Doing business in Northern Europe

According to Core group’s analysis of the Norwegian IT-software industry, more than 80% of Norwegian software companies are unable to grow beyond a local niche market. We found that most Norwegian software companies lack a global perspective as well as knowledge and capability to grow internationally. There are a number of key factors management should consider before taking an IT-company abroad. We have had a look at current research and interviewed 25 experienced international managers in order to examine some of those factors, specifically country attractiveness. Our findings are documented in the e-book “Doing business in Northern Europe”. There are significant differences in business environment- and market attractiveness between Northern

Service.. as a Service

In the early 1990’s, outsourcing became mainstream. It started with business critical application servers. Businesses didn’t have to have them in their office buildings anymore, but could free up expensive raised floor space and buy a resilient server park from someone else. Then there came desktop outsourcing. You could buy a PC per persona, including an estimated number of help-tickets, printer services and fixes. Then there was application management systems. No need to fix bugs in your applications anymore, since a service level agreement regulated upgrades, bugs and even more functionality. Gradually delivered by resources from other countries. At lower wages. At other shores. Offshoring, rightshoring, smartsourcing. You could pay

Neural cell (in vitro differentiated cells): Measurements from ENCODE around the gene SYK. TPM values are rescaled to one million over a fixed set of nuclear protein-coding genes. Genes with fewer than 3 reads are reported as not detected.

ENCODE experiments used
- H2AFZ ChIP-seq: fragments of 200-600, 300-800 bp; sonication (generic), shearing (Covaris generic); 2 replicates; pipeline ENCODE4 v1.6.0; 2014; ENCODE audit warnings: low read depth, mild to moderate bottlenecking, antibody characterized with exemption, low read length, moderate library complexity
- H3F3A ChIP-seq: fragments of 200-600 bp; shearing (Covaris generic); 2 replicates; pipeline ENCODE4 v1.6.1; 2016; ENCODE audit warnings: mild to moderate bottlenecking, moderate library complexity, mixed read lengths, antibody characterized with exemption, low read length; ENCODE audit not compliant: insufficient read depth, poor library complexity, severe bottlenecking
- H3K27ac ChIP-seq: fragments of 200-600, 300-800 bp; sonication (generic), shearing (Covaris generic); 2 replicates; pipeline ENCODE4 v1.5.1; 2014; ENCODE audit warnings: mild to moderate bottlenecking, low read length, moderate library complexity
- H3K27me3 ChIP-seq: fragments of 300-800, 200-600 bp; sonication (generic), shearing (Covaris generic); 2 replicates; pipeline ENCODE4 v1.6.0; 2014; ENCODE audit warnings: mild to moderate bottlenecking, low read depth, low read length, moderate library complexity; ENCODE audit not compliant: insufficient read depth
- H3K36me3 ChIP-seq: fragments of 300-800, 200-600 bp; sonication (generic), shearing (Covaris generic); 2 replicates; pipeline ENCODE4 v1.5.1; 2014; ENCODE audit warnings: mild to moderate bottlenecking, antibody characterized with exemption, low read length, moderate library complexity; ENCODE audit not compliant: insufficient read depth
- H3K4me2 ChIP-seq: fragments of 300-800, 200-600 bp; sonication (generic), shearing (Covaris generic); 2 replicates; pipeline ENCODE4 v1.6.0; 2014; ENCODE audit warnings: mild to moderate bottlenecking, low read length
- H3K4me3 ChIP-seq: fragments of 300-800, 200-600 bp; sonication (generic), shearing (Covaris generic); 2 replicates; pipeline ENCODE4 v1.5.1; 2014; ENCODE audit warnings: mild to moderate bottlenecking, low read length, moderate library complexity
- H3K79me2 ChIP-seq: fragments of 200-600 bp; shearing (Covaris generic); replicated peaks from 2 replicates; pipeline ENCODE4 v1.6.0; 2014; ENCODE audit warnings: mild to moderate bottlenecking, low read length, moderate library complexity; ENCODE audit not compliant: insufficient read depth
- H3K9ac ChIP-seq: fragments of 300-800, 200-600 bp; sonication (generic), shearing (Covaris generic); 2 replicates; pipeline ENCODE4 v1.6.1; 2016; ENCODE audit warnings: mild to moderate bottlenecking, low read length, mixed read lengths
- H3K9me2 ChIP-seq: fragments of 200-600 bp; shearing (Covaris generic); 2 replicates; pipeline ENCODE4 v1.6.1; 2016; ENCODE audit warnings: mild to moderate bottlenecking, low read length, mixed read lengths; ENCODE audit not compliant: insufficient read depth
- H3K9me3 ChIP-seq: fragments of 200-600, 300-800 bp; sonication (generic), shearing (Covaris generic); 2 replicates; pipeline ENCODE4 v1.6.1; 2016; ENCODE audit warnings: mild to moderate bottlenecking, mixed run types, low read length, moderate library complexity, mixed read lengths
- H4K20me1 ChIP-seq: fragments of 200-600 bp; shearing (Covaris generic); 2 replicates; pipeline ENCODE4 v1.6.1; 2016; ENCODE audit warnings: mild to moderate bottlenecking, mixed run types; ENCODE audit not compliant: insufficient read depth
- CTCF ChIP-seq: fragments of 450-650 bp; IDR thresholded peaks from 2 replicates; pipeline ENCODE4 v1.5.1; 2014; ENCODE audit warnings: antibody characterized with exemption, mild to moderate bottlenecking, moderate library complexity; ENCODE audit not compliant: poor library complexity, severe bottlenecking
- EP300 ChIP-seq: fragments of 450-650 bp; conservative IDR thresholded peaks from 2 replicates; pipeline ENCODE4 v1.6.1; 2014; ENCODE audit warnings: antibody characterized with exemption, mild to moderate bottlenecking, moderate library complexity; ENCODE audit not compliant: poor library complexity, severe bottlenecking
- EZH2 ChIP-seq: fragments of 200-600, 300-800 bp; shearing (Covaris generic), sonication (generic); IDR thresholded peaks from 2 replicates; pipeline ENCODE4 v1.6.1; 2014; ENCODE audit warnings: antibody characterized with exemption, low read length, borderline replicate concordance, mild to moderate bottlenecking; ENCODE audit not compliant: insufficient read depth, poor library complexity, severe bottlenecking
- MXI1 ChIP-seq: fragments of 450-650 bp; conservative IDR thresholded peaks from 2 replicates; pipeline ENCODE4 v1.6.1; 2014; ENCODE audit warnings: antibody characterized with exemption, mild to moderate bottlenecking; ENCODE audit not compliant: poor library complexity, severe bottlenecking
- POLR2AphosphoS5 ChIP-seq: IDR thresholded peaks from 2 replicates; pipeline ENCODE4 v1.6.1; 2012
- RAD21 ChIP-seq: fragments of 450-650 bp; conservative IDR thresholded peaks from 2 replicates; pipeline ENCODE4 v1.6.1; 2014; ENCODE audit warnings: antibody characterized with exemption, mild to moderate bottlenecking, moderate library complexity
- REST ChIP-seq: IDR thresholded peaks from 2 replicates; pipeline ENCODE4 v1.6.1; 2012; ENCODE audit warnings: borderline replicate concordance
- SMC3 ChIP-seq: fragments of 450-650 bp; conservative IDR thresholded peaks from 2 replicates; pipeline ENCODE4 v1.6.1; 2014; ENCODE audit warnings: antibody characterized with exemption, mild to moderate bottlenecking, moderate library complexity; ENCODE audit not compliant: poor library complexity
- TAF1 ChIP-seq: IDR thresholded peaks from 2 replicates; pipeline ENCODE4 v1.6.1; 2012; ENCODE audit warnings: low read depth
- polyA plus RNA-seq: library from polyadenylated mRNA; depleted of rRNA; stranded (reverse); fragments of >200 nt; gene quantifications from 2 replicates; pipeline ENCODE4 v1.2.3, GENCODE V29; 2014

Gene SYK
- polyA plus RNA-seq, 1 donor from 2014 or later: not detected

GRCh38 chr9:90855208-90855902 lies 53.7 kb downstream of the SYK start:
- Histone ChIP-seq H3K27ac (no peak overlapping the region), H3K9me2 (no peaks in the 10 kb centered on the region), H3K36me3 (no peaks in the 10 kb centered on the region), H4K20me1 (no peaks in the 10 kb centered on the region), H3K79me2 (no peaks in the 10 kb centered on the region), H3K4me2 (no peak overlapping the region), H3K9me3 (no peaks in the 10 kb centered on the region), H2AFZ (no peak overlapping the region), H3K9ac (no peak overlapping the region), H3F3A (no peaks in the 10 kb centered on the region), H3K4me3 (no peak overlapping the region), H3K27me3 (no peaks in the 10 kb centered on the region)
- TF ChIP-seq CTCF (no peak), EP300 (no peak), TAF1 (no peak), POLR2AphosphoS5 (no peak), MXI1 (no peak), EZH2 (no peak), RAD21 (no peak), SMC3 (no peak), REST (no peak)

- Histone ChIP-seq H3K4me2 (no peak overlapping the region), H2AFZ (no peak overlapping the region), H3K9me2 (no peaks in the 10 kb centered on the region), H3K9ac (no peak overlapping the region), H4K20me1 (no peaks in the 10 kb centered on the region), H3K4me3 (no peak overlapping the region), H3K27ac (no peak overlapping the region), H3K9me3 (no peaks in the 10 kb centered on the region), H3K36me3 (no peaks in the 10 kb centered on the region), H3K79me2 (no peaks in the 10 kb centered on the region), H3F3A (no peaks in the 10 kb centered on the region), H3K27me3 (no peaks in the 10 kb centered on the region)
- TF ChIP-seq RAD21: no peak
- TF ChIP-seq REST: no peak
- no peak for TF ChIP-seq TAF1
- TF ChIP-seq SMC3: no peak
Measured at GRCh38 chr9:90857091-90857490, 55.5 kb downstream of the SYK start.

Are estimates worthless?

If you take a picture while on vacation, is that picture yours? You are probably thinking: “What a stupid question. Of course it is mine!” But what if a stranger had asked you to take a picture of her with her camera? Is the picture still yours?

5 whys and 3 because

The practice of “5 whys” is a popular lean approach to root cause analysis. It can be overly simplistic in some situations but few people would question the virtue of trying to figure out the real causes of a problem as opposed to just treating the symptoms. You can visualize 5 whys as a timeline where the problem you are trying to solve is (in most cases) a recent event and the sequence of causes and effects that led to this event are points on the timeline behind it. The root cause is often something that is up to 5 points back on the timeline, hence the name…

The second death of agile

The 10 year anniversary of the agile manifesto has just passed. As part of some kind of distributed retrospective, there has been a lot of discussion about what will happen with agile now. I think that agile will be dead in ten years – I just hope it will be a good death. This will actually be the second death of agile, but I need to set some other things in context before describing the first one.